|Builder:||Boston Navy Yard, Boston, Massachusetts|
|Laid down:||14 August 1943|
|Launched:||24 September 1943|
|Completed:||16 December 1943|
|Fate:||Transferred to United Kingdom 16 December 1943|
|Acquired:||Returned by United Kingdom 8 November 1945|
|Struck:||19 December 1945|
|Class and type:||Captain class frigate|
|Name:||HMS Manners (K568)|
|Namesake:||Rear Admiral Lord Robert Manners (1758-1782), British naval officer who died of complications from severe wounds suffered while commanding officer of HMS Resolution at the Battle of the Saintes in 1782|
|Acquired:||16 December 1943|
|Commissioned:||16 December 1943|
|Length:||289.5 ft (88.2 m)|
|Beam:||35 ft (11 m)|
|Draught:||9 ft (2.7 m)|
|Speed:||20 knots (37 km/h)|
|Range:||5,000 nautical miles (9,260 km) at 15 knots (28 km/h)|
|Sensors and |
|Notes:||Pennant number K568|
The second HMS Manners (K568) was a British Captain-class frigate of the Royal Navy in commission during World War II. Originally constructed as the United States Navy Evarts-class destroyer escort DE-523, she served in the Royal Navy from 1943 to 1945.
Construction and transfer
The ship was laid down by the Boston Navy Yard in Boston, Massachusetts, on 14 August 1943 as the unnamed U.S. Navy destroyer escort DE-523 and launched on 24 September 1943. The ship was christened by Sara Fischer, the wife of Captain Hugo Fischer, who was the superintendent of the Boston Navy Yard at the time. The United States transferred the ship to the United Kingdom under Lend-Lease on 16 December 1943.
The ship was commissioned into service in the Royal Navy as HMS Manners (K568) under the command of Lieutenant Denis Jermain, RN, on 16 December 1943 simultaneously with her transfer. She served on antisubmarine patrol and convoy escort duty in the North Atlantic Ocean.
On 26 January 1945, Manners joined the British frigates HMS Aylmer, HMS Bentinck, and HMS Calder of the 4th and 5th Escort Groups in a depth-charge attack on the German submarine U-1051 in the Irish Sea about 20 nautical miles (37 km) from The Skerries, Isle of Man. During the engagement, U-1051 fired an acoustic torpedo which exploded near Manners' propellers, breaking her in two; her stern section sank, and four officers and 39 ratings were killed and 15 ratings were wounded. Aylmer, Bentinck, and Calder counterattacked, forcing U-1015 to the surface with depth charges and sinking her by ramming at position .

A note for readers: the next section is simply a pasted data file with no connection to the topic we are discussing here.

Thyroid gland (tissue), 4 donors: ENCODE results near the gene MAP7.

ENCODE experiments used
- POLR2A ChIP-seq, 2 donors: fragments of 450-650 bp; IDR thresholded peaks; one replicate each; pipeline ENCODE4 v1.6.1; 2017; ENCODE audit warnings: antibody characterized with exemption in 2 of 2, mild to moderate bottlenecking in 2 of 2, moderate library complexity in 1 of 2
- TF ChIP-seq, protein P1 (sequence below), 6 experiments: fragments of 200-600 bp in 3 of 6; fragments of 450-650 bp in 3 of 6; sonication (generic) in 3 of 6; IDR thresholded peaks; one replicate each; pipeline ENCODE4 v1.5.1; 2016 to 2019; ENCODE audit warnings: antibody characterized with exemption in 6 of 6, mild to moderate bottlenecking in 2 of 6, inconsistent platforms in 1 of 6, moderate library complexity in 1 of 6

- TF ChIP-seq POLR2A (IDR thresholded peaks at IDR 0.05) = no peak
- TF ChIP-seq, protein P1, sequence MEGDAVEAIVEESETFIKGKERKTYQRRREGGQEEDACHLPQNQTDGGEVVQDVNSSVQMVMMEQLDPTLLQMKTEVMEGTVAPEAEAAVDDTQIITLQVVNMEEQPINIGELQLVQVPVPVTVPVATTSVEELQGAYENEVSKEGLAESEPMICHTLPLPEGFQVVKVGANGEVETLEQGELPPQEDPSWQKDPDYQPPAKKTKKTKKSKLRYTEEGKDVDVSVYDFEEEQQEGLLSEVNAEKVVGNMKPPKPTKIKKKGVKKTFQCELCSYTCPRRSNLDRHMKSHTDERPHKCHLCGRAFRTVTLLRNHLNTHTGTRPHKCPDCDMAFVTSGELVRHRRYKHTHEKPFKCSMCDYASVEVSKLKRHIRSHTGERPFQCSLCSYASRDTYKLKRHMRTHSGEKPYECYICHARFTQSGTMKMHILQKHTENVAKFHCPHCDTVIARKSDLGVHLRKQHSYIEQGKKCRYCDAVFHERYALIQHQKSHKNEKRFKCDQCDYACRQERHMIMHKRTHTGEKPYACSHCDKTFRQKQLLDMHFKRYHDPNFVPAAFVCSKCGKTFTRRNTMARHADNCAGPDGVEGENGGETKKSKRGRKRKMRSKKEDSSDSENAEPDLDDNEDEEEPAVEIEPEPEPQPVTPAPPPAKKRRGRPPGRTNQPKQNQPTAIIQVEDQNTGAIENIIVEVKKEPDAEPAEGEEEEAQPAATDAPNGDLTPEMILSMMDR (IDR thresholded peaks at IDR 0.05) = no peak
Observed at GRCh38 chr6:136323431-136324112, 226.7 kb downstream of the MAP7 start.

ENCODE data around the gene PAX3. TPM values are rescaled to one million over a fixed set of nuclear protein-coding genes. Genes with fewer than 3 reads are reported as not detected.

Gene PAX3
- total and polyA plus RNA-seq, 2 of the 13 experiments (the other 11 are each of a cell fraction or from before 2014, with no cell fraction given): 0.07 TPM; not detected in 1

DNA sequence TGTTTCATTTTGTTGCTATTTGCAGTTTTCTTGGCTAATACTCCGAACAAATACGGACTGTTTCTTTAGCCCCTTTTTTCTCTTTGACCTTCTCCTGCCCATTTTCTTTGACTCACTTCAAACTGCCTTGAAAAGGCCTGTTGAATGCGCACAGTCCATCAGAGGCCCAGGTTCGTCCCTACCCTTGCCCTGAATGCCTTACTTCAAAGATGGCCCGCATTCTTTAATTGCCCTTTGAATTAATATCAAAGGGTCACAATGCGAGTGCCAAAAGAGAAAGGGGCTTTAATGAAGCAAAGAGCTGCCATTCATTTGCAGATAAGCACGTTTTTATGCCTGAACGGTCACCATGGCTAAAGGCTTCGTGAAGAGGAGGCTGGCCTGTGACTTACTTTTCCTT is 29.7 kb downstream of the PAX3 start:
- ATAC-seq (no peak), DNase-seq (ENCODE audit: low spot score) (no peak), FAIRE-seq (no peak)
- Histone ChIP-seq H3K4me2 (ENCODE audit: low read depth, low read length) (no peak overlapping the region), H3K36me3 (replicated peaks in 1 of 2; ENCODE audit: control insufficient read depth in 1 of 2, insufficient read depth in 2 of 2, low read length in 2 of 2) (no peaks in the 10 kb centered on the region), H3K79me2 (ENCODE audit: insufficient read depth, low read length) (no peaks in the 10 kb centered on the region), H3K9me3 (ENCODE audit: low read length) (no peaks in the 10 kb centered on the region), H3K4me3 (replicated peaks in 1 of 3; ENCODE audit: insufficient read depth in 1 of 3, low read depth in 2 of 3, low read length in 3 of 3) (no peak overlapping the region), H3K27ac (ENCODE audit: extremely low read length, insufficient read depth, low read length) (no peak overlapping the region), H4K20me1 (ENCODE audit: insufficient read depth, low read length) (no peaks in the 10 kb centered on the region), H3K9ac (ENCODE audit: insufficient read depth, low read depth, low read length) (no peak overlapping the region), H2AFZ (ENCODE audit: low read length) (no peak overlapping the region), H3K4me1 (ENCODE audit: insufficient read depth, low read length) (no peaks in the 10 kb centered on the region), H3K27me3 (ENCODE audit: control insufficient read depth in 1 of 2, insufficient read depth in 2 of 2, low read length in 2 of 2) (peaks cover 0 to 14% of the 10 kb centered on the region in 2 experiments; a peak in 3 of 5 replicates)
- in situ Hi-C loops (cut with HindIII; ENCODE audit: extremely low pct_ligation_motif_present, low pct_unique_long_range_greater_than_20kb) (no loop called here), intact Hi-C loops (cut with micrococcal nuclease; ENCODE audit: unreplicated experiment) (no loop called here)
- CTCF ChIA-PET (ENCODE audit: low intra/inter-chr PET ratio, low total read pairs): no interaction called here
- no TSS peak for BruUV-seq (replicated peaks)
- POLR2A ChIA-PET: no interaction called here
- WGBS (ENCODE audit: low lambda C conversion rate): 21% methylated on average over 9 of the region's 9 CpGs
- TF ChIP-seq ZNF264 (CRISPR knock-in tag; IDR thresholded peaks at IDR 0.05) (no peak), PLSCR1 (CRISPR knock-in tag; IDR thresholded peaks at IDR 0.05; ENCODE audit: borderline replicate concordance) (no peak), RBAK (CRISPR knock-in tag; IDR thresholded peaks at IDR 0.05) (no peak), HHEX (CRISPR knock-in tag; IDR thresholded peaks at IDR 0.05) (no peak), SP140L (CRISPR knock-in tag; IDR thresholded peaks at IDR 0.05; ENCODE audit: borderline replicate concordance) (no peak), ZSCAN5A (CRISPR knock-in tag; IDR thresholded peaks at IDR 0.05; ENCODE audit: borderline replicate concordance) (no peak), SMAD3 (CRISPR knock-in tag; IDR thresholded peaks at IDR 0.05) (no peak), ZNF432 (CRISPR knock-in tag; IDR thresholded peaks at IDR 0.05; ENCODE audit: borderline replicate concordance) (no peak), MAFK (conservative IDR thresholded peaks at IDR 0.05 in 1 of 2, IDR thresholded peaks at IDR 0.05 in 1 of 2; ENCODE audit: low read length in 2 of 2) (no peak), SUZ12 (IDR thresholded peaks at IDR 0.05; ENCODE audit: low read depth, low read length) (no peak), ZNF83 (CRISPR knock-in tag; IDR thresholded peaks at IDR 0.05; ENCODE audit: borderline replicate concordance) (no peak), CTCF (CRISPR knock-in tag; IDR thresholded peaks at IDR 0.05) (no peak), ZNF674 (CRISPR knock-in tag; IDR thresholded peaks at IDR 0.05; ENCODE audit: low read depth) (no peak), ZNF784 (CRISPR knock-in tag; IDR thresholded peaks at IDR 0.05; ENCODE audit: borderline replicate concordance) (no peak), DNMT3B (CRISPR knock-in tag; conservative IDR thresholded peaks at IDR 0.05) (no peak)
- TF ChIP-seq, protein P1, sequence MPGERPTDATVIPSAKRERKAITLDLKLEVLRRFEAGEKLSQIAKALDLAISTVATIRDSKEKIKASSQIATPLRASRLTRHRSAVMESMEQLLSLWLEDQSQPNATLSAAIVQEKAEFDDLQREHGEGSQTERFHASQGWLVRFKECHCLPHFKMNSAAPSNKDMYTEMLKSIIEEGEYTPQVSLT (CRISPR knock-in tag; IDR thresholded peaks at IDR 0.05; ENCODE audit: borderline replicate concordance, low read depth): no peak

Manners' forward section remained afloat and was towed to Barrow-in-Furness, England, where it arrived on 27 January 1945. Beyond economical repair, she was declared a constructive total loss, and the Royal Navy soon decommissioned her. The United Kingdom returned her to the U.S. Navy in England on 8 November 1945.
The U.S. Navy struck Manners from its Naval Vessel Register on 19 December 1945. The United States sold her on 3 December 1946 for scrapping to the Athens Piraeus Electricity Company, Ltd., of Athens, Greece, for delivery to the company on 7 January 1947. She was scrapped in Piraeus, Greece, during 1947.
- This article incorporates text from the public domain Dictionary of American Naval Fighting Ships. The entry can be found here.
- Navsource Online: Destroyer Escort Photo Archive DE-523 HMS Manners (K-568)
- uboat.net HMS Manners (K 568)
- Per uboat.net HMS Manners (K 568), the Royal Navy did not carry Manners on its April 1945 active list.
- uboat.net HMS Louis (K 515)